PoemTalk

Because I am always talking (PoemTalk #16)

Robert Creeley, 'I Know a Man'

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Robert Creeley’s “I Know a Man” is in many ways a signature poem. Few poems we choose to discuss on PoemTalk are such. Many are downright unrepresentative. This one might indeed be unrepresentative but if a person knows just one Creeley poem this is probably it.

It’s been much written about. In The San Francisco Renaissance Michael Davidson explores the “Beat ethos” with a detailed reading of “I Know a Man.” Similarly, PoemTalkers Randall Couch, Jessica Lowenthal and Bob Perelman find beat here — but also its counterargument, and/or a rejoinder to its dark depth and to the beat propensity for driving nowhere (or somewhere) fast. Robert Kern in boundary 2 — a 1978 essay — finds postmodern poetics in the Creeleyite anthem: in a nutshell, composition as recognition. Cid Corman (himself the topic of an upcoming PoemTalk) finds and commends the “basic English” of the poem, comparing it with a “more refined” and less effective poem on a similar topic by Louis MacNeice. Walter Sutton back in ‘73 drew a line of influence from Charles Olson’s poetics to Creeley’s “laconic” and “spasmodic” lineation and rhetoric.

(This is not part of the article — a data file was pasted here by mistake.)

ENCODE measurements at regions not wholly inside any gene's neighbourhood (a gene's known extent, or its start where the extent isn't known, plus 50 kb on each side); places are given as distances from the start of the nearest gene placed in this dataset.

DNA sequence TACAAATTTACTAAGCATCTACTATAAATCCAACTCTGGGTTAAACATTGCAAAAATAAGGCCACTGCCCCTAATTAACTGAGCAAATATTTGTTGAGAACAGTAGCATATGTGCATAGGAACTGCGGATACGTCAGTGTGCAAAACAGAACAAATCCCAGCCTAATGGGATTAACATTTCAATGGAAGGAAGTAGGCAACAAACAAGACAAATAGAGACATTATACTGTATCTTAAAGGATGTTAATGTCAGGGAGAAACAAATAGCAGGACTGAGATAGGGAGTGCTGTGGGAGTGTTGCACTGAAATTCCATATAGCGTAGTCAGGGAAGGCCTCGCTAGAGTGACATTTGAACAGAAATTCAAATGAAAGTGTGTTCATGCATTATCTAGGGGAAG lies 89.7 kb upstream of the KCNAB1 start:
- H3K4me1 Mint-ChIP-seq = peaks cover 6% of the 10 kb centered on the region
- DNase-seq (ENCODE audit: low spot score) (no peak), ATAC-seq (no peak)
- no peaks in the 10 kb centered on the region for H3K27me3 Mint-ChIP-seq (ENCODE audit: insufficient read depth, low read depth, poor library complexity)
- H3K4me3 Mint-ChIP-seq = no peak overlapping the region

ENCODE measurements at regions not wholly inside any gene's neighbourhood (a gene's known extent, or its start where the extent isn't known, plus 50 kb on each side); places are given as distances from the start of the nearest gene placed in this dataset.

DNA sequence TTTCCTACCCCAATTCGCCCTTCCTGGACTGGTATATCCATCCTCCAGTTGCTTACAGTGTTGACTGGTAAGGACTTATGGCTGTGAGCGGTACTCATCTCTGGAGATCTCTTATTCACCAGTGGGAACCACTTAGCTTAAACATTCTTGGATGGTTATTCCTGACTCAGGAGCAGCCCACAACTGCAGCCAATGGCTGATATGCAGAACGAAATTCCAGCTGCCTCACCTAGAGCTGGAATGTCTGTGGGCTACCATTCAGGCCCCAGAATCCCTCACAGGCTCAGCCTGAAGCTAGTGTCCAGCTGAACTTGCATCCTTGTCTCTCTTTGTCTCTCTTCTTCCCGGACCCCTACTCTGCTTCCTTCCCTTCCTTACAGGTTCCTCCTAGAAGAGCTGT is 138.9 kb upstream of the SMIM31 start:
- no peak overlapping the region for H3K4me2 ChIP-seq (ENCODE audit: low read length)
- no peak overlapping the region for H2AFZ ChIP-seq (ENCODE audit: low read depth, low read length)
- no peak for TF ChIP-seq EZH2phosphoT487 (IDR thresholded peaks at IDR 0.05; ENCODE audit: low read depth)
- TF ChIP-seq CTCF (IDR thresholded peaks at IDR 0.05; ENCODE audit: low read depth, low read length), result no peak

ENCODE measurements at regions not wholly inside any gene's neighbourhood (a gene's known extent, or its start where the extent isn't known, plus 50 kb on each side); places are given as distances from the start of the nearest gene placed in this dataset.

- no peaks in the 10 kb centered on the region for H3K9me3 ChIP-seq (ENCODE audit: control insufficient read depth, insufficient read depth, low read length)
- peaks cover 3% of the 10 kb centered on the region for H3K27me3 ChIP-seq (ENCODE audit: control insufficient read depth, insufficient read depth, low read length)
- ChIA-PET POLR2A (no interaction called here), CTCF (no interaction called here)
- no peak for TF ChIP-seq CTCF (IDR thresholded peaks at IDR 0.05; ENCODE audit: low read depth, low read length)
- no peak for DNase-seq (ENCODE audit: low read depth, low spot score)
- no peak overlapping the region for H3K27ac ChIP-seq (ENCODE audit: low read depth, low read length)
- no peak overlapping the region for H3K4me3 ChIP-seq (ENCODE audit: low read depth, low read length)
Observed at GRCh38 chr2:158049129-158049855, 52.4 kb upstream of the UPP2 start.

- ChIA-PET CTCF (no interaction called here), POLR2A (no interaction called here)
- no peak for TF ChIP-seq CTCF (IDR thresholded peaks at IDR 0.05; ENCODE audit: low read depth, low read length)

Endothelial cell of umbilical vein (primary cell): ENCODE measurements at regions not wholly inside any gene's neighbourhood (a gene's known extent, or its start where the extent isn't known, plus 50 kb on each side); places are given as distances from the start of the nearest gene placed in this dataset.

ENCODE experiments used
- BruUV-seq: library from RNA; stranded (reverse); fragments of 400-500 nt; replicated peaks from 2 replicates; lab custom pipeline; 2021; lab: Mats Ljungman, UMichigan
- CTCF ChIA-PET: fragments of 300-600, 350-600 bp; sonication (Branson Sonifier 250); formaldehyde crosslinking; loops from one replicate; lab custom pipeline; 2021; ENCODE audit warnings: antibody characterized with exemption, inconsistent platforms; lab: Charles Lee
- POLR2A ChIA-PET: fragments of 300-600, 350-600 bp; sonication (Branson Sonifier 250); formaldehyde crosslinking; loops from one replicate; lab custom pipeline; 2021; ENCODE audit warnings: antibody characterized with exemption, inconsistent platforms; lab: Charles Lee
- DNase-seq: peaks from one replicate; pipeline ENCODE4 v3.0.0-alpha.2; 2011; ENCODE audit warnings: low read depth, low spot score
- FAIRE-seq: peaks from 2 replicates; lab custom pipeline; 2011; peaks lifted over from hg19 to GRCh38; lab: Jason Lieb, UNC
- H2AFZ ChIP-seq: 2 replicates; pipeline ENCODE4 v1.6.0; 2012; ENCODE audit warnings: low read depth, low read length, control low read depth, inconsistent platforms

The PoemTalkers talk about this remarkable instance of eloquent stammering. The stammer is perhaps the apt way — since form is never more than an extension of content, and vice versa, after all! — of heading into the surrounding mid-1950s darkness, only to be brought up short by the actual needs of the actual American road. It is not a resolution and not a capitulation, but an assertive and possibly ironic (funny, anyway) means of bringing up short. Or, in short: more stammering.

Surpassing things we've known before (PoemTalk #15)

Lyn Hejinian, 'constant change figures'

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Above is Lyn Hejinian’s typescript of an untitled poem we’ve taken to calling “constant change figures.”

It is one poem in a series Hejinian has been writing, a project she currently calls The Book of a Thousand Eyes. If it is finished (perhaps, she tells us, in the summer of 2009?), it might consist of 1,000 poems; more likely of 310 or a few more of them (the number she had completed at the time this episode was recorded). Some poems in the series appeared in The Little Book of a Thousand Eyes, published by Smoke-Proof Press — although, please note, our poem, “constant change figures,” does not appear in that gathering. When Hejinian visited the Writers House a few years ago, she read 19 of these gorgeous little eyes, including ours. And it‘s the audio recording made during that reading that we use in our show.

To what extent does our notion of nature’s picture — a picture of the many things we name “out there” — surprass the things we already know? We seem to deem memory nature’s picture. So to what extent is experience the result of our living in time, a state producing senses that are familiar and yet move us forward toward new and different effects?

So, truly, constant change figures the time we sense. “Figures” there — a transitive verb at that point — enacts things: change makes things, shapes them, renders them, gets things just so.